The most interesting parts of this book are the details about Fan's life as a migrant in China. Readers who are not very familiar with Chinese culture will be fascinated and perhaps troubled by the position Fan and her family hold within the social hierarchy. Andee's lack of understanding of the situation is likely to mirror what most readers feel as they read these scenes, and her slow realization about how she could be more fair to Fan will help readers become more compassionate toward Fan as well. Readers will also easily relate to Anna's feelings of being torn between two friends and feeling lost at school now that Andee is in high school and her friend Camille is at a special school to help with her learning disabilities.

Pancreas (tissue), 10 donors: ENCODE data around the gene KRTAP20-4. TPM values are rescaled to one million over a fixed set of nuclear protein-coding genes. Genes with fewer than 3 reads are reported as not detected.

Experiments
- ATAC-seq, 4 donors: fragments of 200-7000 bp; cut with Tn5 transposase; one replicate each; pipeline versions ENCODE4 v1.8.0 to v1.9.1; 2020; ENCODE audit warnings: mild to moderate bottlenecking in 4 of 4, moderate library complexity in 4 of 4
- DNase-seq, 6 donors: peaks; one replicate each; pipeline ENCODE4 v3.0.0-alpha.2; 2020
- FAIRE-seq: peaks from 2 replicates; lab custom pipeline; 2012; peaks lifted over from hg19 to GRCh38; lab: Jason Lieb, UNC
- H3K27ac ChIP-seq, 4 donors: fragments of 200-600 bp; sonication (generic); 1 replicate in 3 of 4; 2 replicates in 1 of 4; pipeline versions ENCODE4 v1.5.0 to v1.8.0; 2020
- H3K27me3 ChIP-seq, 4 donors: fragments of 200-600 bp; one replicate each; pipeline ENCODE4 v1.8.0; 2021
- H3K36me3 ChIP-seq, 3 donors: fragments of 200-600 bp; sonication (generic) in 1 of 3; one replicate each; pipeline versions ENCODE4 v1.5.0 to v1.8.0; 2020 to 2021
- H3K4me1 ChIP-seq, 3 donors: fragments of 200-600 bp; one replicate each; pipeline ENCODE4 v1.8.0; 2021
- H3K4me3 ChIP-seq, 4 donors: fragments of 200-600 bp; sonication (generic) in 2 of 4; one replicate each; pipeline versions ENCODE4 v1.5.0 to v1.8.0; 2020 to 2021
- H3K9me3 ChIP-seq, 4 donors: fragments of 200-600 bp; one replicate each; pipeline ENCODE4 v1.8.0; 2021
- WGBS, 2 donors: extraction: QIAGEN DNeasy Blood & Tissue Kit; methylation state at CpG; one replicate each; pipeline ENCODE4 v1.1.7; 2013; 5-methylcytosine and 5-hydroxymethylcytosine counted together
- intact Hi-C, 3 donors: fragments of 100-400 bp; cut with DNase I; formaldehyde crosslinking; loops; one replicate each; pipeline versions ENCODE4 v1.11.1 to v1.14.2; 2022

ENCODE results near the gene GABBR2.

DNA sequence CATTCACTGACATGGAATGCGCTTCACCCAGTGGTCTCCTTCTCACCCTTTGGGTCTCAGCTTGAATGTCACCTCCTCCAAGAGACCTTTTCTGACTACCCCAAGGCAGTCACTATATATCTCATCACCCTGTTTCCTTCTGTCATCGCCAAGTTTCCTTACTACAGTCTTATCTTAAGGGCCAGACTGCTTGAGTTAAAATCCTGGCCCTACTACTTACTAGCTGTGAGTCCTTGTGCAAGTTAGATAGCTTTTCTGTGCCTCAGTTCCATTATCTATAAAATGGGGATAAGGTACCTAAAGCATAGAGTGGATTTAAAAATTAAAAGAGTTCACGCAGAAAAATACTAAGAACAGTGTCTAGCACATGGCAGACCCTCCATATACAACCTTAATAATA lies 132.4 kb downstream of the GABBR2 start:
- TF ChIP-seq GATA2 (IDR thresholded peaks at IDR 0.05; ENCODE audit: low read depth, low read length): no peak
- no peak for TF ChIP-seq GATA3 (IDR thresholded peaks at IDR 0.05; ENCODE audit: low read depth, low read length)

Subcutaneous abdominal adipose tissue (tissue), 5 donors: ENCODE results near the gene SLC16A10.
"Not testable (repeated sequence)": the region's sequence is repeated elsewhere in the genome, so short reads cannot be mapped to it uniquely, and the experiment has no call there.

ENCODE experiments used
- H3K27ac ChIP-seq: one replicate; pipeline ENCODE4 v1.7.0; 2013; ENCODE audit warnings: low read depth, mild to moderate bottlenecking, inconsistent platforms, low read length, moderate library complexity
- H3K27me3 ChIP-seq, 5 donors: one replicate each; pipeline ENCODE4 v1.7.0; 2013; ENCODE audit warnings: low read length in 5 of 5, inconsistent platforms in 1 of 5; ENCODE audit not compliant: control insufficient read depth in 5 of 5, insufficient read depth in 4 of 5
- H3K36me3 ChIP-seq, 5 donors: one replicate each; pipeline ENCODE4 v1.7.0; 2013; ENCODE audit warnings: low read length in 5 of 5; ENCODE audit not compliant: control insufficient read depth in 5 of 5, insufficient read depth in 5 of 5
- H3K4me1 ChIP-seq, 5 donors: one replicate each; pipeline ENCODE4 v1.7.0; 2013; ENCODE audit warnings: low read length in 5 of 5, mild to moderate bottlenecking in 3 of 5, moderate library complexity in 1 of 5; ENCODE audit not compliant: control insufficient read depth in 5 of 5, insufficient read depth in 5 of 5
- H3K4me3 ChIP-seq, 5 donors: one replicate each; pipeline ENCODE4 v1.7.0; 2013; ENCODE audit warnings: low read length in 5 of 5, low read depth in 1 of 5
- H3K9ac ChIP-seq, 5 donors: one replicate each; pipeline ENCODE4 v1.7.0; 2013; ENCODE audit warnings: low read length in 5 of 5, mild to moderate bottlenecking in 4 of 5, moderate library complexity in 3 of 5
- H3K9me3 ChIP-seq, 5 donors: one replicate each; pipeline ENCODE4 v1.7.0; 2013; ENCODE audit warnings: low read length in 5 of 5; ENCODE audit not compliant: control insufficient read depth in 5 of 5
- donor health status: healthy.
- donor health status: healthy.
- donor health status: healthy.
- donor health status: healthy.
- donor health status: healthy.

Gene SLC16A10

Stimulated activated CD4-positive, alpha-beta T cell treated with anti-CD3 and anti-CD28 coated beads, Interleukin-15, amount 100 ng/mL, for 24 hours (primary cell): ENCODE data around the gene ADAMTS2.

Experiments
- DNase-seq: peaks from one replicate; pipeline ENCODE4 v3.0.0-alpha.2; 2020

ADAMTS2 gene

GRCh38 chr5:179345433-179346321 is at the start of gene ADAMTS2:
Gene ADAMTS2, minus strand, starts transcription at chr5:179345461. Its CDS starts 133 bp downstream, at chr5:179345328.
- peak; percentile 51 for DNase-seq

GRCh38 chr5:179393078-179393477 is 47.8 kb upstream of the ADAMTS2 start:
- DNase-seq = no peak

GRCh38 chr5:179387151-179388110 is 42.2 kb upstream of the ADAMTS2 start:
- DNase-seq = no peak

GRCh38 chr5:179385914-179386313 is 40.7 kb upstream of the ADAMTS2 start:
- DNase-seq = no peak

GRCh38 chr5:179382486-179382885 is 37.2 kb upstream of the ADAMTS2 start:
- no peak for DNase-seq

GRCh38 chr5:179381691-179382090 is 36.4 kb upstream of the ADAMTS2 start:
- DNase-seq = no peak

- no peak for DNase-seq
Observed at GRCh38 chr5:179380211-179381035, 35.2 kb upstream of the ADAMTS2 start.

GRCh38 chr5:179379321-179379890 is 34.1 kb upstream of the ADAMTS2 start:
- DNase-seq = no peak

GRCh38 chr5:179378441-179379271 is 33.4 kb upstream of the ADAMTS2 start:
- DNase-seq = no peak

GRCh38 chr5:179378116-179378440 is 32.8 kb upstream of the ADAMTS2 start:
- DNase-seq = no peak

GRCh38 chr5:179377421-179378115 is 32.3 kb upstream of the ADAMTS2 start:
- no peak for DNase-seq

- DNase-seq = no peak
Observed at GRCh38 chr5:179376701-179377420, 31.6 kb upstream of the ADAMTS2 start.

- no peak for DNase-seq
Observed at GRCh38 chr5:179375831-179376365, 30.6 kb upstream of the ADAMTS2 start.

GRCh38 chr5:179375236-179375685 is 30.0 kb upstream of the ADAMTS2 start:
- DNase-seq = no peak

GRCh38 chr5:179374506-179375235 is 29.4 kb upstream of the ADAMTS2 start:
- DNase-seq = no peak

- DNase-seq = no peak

This book is not as strong as the three that precede it, and it seems like this might be an indication that the series has run its course. As the characters get older, it becomes more difficult to tell who the audience might be for the books, and Anna continually feels young for her age. It is nice to have some books set in middle school that are not consumed by superficial drama, but Anna's voice sounds very elementary and her concerns are better suited to a fourth grader than a seventh grader. Andee also doesn't seem like she could possibly be in high school. Some middle school students will certainly enjoy these books, but they seem like they would be most appealing to fourth and fifth graders.